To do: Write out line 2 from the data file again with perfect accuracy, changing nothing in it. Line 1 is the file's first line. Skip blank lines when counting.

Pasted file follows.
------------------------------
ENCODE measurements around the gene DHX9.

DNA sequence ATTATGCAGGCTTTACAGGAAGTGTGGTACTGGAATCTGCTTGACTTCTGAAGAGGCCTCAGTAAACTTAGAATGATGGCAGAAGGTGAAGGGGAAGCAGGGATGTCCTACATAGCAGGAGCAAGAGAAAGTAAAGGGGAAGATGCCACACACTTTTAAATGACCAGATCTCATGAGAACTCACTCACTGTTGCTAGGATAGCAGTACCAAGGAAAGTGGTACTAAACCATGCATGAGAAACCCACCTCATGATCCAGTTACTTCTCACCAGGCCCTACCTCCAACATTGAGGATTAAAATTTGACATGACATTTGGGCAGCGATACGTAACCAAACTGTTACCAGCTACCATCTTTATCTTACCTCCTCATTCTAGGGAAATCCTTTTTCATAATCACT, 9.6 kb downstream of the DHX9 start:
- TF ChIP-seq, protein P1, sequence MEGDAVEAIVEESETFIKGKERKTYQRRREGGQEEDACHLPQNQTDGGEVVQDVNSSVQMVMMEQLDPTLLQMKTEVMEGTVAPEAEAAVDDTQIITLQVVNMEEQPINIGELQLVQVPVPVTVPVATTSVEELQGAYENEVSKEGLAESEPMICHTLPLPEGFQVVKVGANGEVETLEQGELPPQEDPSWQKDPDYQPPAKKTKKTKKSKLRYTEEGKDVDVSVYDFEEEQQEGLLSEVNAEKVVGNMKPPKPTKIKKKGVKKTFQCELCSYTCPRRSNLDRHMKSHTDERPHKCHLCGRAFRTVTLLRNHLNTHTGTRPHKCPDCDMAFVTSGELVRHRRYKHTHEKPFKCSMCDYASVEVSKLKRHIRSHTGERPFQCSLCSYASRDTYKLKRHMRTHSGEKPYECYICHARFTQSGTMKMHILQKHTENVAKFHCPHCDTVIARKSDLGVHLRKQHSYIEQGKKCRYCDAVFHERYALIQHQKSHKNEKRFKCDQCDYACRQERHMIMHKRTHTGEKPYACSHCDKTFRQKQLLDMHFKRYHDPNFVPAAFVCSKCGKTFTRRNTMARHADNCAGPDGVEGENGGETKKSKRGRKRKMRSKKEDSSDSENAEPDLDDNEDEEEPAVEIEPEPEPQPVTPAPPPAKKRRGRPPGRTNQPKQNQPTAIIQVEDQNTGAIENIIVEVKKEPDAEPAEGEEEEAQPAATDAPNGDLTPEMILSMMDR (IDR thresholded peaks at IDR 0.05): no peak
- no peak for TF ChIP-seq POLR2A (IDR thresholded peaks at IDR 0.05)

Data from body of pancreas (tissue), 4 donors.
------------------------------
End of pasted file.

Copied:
DNA sequence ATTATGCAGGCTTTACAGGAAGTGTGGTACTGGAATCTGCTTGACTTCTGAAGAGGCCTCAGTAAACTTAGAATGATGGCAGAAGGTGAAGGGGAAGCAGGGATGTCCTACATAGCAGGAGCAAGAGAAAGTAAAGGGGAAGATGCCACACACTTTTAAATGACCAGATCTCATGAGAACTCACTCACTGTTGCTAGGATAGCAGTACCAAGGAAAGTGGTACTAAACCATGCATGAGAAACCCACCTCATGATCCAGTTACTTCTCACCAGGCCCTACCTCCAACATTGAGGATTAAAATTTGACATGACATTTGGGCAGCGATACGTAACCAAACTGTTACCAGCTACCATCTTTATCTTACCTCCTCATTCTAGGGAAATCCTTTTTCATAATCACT, 9.6 kb downstream of the DHX9 start: